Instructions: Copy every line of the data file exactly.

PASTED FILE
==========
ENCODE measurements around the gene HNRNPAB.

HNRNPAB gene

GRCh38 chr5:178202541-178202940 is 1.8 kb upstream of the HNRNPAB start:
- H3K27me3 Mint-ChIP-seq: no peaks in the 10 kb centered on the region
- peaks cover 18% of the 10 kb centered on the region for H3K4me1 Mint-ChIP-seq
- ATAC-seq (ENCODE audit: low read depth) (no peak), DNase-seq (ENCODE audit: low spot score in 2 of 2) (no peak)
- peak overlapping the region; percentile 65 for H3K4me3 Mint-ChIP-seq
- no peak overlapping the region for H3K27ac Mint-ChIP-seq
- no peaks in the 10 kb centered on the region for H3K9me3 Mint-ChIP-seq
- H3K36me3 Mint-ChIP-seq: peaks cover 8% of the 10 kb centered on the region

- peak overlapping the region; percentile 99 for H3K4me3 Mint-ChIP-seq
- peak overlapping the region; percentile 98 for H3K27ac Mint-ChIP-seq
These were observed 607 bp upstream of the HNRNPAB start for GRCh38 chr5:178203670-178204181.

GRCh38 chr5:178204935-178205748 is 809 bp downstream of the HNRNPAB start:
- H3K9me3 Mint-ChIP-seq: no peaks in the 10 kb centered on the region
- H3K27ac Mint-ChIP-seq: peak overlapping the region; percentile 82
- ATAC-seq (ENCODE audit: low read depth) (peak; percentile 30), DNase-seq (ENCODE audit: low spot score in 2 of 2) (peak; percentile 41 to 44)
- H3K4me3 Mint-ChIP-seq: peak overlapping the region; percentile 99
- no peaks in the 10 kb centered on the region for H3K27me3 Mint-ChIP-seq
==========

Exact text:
ENCODE measurements around the gene HNRNPAB.

HNRNPAB gene

GRCh38 chr5:178202541-178202940 is 1.8 kb upstream of the HNRNPAB start:
- H3K27me3 Mint-ChIP-seq: no peaks in the 10 kb centered on the region
- peaks cover 18% of the 10 kb centered on the region for H3K4me1 Mint-ChIP-seq
- ATAC-seq (ENCODE audit: low read depth) (no peak), DNase-seq (ENCODE audit: low spot score in 2 of 2) (no peak)
- peak overlapping the region; percentile 65 for H3K4me3 Mint-ChIP-seq
- no peak overlapping the region for H3K27ac Mint-ChIP-seq
- no peaks in the 10 kb centered on the region for H3K9me3 Mint-ChIP-seq
- H3K36me3 Mint-ChIP-seq: peaks cover 8% of the 10 kb centered on the region

- peak overlapping the region; percentile 99 for H3K4me3 Mint-ChIP-seq
- peak overlapping the region; percentile 98 for H3K27ac Mint-ChIP-seq
These were observed 607 bp upstream of the HNRNPAB start for GRCh38 chr5:178203670-178204181.

GRCh38 chr5:178204935-178205748 is 809 bp downstream of the HNRNPAB start:
- H3K9me3 Mint-ChIP-seq: no peaks in the 10 kb centered on the region
- H3K27ac Mint-ChIP-seq: peak overlapping the region; percentile 82
- ATAC-seq (ENCODE audit: low read depth) (peak; percentile 30), DNase-seq (ENCODE audit: low spot score in 2 of 2) (peak; percentile 41 to 44)
- H3K4me3 Mint-ChIP-seq: peak overlapping the region; percentile 99
- no peaks in the 10 kb centered on the region for H3K27me3 Mint-ChIP-seq